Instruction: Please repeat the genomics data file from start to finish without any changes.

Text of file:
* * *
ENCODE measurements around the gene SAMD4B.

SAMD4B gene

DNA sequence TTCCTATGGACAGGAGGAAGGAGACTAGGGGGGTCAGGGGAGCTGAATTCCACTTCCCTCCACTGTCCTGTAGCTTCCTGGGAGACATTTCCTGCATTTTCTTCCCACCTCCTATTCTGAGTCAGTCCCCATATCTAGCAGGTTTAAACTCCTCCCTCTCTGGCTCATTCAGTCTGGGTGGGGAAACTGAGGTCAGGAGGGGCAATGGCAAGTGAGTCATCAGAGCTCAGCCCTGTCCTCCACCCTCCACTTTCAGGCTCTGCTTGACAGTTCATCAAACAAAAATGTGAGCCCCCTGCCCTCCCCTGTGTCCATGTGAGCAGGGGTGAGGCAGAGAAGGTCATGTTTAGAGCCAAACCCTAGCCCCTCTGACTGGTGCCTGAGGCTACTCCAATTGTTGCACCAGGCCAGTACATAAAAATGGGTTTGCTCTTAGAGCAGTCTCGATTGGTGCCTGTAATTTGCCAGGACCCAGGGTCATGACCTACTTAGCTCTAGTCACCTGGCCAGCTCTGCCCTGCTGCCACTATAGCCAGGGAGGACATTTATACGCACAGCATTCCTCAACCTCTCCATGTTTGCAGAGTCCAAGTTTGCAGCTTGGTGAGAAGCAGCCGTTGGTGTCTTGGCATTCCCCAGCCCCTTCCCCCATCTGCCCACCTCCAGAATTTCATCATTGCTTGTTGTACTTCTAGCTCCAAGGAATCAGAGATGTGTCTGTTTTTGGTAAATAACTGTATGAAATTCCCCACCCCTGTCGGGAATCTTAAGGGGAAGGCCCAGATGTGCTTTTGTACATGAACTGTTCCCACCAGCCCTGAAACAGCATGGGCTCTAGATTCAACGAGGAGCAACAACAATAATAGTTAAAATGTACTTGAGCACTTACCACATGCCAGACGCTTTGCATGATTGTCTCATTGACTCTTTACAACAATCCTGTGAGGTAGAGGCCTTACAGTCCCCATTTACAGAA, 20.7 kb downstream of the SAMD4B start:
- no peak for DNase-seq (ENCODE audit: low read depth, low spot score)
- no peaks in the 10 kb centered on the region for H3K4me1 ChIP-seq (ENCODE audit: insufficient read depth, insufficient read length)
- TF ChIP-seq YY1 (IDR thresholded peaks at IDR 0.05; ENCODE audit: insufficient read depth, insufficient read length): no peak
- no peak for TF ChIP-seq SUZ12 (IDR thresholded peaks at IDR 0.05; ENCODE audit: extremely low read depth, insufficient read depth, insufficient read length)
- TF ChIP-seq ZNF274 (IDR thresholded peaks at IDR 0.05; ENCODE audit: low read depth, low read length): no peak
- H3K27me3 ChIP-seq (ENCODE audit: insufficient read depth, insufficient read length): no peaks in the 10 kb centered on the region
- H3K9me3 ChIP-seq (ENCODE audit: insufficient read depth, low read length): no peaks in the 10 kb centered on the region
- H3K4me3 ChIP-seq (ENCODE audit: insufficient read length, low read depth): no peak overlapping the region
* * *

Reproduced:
ENCODE measurements around the gene SAMD4B.

SAMD4B gene

DNA sequence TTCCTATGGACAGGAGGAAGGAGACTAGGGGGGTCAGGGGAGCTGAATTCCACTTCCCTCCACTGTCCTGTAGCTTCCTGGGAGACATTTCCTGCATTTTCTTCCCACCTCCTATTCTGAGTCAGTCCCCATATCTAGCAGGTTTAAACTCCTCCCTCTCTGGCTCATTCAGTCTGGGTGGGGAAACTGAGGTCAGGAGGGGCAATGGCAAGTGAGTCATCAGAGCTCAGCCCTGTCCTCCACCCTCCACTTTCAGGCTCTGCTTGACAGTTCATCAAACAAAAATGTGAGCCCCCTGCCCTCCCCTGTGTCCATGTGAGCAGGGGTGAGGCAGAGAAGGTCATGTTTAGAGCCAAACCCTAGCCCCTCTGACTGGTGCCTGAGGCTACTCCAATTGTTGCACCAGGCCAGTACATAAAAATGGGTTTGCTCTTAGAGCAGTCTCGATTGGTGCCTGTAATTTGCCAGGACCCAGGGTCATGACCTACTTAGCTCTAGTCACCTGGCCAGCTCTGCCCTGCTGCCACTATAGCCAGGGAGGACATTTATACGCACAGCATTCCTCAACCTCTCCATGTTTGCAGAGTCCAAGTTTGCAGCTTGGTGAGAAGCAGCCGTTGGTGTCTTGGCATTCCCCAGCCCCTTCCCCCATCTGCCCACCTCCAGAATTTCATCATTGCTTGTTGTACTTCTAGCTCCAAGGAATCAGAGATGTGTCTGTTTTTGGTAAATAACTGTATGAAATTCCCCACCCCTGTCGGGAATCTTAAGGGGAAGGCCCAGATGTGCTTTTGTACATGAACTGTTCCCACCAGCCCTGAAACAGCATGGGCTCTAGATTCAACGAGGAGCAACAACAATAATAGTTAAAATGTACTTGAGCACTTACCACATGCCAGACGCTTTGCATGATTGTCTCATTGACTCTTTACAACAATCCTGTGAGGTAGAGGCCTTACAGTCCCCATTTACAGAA, 20.7 kb downstream of the SAMD4B start:
- no peak for DNase-seq (ENCODE audit: low read depth, low spot score)
- no peaks in the 10 kb centered on the region for H3K4me1 ChIP-seq (ENCODE audit: insufficient read depth, insufficient read length)
- TF ChIP-seq YY1 (IDR thresholded peaks at IDR 0.05; ENCODE audit: insufficient read depth, insufficient read length): no peak
- no peak for TF ChIP-seq SUZ12 (IDR thresholded peaks at IDR 0.05; ENCODE audit: extremely low read depth, insufficient read depth, insufficient read length)
- TF ChIP-seq ZNF274 (IDR thresholded peaks at IDR 0.05; ENCODE audit: low read depth, low read length): no peak
- H3K27me3 ChIP-seq (ENCODE audit: insufficient read depth, insufficient read length): no peaks in the 10 kb centered on the region
- H3K9me3 ChIP-seq (ENCODE audit: insufficient read depth, low read length): no peaks in the 10 kb centered on the region
- H3K4me3 ChIP-seq (ENCODE audit: insufficient read length, low read depth): no peak overlapping the region